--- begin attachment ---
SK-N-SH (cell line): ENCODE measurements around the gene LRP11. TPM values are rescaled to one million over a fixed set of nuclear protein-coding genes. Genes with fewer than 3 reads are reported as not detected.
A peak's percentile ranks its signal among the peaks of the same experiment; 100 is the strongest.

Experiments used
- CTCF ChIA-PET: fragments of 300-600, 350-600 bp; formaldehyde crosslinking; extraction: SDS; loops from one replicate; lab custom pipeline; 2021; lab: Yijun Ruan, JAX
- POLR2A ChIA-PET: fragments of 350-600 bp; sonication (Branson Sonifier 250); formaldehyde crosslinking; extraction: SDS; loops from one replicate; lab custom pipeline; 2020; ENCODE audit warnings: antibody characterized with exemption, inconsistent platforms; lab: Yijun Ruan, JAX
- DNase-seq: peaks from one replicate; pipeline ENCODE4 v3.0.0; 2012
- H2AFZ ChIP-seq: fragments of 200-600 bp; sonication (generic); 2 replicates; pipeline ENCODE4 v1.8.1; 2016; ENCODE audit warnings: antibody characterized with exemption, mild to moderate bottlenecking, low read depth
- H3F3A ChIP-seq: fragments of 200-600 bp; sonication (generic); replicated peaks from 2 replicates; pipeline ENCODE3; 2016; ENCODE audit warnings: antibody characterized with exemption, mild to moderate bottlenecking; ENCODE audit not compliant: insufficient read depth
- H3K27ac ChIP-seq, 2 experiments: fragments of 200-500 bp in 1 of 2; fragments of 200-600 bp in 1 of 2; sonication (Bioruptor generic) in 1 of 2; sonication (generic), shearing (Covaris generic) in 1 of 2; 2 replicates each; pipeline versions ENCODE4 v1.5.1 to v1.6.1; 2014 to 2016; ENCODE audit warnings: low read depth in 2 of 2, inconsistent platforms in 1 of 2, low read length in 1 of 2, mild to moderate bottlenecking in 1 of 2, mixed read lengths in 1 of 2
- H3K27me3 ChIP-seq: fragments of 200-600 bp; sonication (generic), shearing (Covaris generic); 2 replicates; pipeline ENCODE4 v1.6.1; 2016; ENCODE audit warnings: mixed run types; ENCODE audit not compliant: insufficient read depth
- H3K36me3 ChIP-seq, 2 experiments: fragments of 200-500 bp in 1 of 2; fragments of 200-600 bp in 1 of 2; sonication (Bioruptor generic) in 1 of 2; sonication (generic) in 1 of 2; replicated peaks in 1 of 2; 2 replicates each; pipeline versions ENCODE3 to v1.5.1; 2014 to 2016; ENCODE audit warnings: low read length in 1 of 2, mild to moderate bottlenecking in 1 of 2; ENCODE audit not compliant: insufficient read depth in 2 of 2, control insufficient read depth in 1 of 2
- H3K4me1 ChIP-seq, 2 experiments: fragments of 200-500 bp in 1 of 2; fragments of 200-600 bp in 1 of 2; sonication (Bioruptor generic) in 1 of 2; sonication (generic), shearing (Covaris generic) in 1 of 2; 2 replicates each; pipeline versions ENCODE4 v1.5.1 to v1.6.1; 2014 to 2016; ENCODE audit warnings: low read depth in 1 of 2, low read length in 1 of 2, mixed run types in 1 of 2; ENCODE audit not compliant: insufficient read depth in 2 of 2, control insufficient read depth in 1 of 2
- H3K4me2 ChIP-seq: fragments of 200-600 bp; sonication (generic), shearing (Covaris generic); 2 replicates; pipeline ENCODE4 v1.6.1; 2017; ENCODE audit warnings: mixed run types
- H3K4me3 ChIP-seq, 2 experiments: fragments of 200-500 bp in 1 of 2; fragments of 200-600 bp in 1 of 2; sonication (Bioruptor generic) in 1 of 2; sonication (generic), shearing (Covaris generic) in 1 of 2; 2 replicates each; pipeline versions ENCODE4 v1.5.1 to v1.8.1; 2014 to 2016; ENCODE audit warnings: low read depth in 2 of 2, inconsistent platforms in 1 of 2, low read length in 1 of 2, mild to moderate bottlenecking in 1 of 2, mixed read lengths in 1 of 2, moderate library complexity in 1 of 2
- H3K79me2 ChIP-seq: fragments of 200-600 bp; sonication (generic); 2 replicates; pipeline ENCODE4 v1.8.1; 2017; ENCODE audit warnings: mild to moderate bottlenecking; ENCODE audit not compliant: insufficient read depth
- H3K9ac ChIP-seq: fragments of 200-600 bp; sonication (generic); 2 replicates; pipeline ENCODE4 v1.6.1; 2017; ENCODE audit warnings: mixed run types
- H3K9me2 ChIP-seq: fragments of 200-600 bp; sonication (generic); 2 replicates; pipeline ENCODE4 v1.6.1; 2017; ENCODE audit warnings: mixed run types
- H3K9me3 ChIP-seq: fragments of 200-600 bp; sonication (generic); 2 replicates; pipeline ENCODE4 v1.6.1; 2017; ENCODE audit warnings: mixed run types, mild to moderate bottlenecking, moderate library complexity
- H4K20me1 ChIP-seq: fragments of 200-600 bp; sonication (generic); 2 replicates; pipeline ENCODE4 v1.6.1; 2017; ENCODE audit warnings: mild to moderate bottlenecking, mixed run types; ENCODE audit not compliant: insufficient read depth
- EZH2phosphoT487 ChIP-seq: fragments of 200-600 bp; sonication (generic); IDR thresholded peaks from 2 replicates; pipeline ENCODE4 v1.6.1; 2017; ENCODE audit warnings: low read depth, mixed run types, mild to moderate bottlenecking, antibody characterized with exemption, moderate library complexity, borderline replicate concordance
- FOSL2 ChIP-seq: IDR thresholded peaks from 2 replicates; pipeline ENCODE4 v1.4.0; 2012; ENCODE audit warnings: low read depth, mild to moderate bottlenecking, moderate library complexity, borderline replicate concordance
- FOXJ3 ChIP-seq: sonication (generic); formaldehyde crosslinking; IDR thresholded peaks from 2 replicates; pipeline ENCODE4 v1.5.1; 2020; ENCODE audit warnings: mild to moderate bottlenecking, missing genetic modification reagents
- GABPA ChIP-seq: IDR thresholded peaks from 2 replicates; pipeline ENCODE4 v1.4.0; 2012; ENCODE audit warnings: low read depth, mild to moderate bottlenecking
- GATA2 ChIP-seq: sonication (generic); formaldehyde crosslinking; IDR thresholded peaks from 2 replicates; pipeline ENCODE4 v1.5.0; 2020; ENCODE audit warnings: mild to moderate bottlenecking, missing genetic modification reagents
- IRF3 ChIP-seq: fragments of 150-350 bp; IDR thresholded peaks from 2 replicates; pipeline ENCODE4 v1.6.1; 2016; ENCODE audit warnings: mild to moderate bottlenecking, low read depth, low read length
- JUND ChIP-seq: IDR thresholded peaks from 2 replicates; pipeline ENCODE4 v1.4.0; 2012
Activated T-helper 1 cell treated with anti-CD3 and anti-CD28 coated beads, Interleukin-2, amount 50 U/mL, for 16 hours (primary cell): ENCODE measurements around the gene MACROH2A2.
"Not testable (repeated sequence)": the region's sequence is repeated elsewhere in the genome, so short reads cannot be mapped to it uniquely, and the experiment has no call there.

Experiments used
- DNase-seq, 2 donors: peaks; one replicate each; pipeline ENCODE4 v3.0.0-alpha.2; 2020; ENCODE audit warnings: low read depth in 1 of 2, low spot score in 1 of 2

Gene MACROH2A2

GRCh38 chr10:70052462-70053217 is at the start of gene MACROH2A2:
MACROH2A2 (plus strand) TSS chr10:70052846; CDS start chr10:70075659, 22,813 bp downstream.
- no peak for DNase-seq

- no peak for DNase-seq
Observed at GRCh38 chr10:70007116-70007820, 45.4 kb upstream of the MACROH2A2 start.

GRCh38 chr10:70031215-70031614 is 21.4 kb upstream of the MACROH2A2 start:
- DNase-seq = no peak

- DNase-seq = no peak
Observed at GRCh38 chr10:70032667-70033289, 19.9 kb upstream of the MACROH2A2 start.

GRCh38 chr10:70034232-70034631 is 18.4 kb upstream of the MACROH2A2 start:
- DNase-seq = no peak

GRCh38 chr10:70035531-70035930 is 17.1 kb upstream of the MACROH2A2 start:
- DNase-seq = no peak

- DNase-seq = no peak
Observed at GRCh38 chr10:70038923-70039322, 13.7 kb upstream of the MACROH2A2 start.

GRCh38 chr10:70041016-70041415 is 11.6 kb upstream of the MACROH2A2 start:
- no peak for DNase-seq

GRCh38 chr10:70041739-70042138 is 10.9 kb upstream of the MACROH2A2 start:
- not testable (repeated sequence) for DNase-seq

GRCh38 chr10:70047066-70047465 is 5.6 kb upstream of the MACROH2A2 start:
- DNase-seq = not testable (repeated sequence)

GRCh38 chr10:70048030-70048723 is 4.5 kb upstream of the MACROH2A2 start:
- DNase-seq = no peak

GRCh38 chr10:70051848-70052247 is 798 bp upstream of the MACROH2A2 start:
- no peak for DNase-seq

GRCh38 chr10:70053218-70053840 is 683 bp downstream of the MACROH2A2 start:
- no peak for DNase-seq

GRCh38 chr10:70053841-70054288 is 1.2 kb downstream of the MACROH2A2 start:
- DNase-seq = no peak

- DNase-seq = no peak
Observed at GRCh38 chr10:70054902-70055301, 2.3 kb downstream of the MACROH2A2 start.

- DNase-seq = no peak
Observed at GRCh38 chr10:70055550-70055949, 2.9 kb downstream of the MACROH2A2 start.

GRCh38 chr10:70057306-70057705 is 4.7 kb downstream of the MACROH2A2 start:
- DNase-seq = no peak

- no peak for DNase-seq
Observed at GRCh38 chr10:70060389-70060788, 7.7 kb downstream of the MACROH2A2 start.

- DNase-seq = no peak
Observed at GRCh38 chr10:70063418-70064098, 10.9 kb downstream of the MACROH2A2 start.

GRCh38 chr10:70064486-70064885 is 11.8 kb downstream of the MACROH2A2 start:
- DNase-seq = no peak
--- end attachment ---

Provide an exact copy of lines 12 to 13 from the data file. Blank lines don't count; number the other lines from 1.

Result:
- H3K4me1 ChIP-seq, 2 experiments: fragments of 200-500 bp in 1 of 2; fragments of 200-600 bp in 1 of 2; sonication (Bioruptor generic) in 1 of 2; sonication (generic), shearing (Covaris generic) in 1 of 2; 2 replicates each; pipeline versions ENCODE4 v1.5.1 to v1.6.1; 2014 to 2016; ENCODE audit warnings: low read depth in 1 of 2, low read length in 1 of 2, mixed run types in 1 of 2; ENCODE audit not compliant: insufficient read depth in 2 of 2, control insufficient read depth in 1 of 2
- H3K4me2 ChIP-seq: fragments of 200-600 bp; sonication (generic), shearing (Covaris generic); 2 replicates; pipeline ENCODE4 v1.6.1; 2017; ENCODE audit warnings: mixed run types